Moving light sources have always been a popular subject for after-dark photography. We recently spotted this incredible illuminated figure from light painter Jason D Page and wanted to find out how it was created (a long exposure of 215 seconds and some clever torch movements).
The key to successful light painting is understanding how different-coloured lights interact with each other in a dark frame, and balancing your exposure for both the light art and the environment.
Planning is also required to get the composition correct, and to avoid burning out detail in highlight areas, while blocking shadows in another.
For this project you'll need to pick a location without too many lights in the area, especially in the background. The darker the better!
You can create Illuminated Beings in your garden, but ambient light will make things difficult. Jason created this image on a lookout tower at his local park far from city lights. Let's find out how he created the effect...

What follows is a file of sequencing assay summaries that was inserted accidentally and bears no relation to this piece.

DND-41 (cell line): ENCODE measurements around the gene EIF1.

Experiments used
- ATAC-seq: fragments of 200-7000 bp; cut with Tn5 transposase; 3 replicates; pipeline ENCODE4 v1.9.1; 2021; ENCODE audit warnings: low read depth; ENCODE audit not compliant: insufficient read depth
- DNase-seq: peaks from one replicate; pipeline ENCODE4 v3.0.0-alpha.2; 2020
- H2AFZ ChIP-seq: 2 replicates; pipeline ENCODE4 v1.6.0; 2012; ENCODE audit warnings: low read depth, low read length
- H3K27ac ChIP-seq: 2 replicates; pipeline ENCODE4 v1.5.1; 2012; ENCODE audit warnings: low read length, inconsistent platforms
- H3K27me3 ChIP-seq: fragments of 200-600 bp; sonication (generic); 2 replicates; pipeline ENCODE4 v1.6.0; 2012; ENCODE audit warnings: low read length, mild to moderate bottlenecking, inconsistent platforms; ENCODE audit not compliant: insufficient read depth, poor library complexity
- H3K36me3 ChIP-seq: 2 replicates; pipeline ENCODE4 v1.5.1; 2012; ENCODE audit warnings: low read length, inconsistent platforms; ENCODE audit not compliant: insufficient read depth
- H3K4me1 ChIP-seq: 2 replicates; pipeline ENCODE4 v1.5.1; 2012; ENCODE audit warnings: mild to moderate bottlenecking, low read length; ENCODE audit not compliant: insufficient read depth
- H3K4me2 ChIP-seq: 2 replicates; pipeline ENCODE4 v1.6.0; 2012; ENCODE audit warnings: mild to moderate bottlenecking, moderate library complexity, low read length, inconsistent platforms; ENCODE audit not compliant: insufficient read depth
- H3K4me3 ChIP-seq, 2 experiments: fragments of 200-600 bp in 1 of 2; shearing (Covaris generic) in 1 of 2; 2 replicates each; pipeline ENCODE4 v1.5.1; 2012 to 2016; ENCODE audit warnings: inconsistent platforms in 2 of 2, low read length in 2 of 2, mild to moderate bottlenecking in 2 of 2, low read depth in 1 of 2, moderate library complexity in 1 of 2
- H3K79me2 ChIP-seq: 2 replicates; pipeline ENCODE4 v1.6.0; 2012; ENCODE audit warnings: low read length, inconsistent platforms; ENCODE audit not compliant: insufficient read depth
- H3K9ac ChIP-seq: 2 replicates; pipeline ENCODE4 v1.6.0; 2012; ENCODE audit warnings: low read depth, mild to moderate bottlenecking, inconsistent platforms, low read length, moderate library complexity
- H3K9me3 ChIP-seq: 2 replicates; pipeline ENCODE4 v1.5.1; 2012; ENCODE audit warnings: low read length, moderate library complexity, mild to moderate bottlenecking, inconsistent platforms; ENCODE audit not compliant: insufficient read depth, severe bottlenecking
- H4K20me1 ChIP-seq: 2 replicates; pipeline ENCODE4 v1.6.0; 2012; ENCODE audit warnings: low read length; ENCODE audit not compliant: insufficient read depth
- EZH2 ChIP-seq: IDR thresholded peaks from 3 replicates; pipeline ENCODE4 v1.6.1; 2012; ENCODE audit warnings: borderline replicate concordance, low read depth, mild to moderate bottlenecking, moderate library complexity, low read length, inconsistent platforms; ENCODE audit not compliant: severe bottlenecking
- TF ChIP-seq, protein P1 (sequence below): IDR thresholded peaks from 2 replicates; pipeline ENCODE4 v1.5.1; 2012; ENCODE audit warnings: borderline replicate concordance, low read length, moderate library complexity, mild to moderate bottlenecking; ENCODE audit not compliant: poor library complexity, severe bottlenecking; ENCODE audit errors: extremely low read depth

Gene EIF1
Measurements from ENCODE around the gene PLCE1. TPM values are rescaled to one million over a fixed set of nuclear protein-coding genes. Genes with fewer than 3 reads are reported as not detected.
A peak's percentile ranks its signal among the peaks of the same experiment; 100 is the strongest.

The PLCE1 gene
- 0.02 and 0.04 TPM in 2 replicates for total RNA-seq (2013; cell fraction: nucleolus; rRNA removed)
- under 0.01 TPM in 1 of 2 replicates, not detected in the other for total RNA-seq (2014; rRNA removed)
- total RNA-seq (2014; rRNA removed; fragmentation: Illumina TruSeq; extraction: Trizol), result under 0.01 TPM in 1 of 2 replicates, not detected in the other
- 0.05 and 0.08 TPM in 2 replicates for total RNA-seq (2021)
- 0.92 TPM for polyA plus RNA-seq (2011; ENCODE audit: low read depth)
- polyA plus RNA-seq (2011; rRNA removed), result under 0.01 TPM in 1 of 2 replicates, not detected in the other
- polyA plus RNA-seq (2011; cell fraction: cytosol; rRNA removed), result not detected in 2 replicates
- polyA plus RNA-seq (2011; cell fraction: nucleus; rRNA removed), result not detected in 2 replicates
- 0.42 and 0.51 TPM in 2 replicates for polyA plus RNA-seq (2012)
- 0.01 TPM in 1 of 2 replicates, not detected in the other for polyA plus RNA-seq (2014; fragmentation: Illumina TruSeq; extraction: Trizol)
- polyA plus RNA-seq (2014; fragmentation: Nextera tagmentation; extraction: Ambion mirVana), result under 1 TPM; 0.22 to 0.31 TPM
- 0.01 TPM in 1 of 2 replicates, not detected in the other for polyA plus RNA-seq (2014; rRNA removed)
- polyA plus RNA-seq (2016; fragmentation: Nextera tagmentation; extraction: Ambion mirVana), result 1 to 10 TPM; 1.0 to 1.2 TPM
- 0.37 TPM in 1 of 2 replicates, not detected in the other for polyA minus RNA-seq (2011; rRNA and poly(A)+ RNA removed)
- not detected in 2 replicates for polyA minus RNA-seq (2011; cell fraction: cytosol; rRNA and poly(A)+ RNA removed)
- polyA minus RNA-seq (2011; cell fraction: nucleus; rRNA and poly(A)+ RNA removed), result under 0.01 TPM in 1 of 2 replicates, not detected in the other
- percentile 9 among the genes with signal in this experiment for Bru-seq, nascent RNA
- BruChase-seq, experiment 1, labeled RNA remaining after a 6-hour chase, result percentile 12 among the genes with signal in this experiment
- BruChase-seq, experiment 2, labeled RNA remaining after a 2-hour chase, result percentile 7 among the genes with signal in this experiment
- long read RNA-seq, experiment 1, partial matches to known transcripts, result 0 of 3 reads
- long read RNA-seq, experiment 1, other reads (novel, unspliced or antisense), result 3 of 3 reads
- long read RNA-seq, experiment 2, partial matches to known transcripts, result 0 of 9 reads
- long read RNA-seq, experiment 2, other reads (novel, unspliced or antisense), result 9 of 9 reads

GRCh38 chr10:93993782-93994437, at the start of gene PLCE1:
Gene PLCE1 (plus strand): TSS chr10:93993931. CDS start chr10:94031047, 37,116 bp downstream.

Jason's tips for creating a light painted figure
"For this particular technique you will need a camera that enables you to leave the shutter open for about two or three minutes.
You’ll also need an omnidirectional light source. I created this image using tools from Light Painting Brushes – the Orange Opaque Light Writer and the Yellow Color Hood.
Settings vary depending on ambient light, but ISO 100, f/7.1 and Bulb mode are good to start. Manual focus is critical. I like to shoot with Fluorescent white balance for a blue/purple sky hue. I needed about two minutes to trace my entire body with light."
"This type of light painting is a matter of tracing your body in a back and forth motion. Avoid overlapping the light or switching hands, and wear dark clothing.
After tracing your body, illuminate the scene. Think about what you would see if actually witnessing this moment."
"The Light Painting Brushes Color Hoods work well because the hood blocks any unwanted light streaks from being recorded.
Once you are happy with the amount of light you have added into the scene, stop the exposure."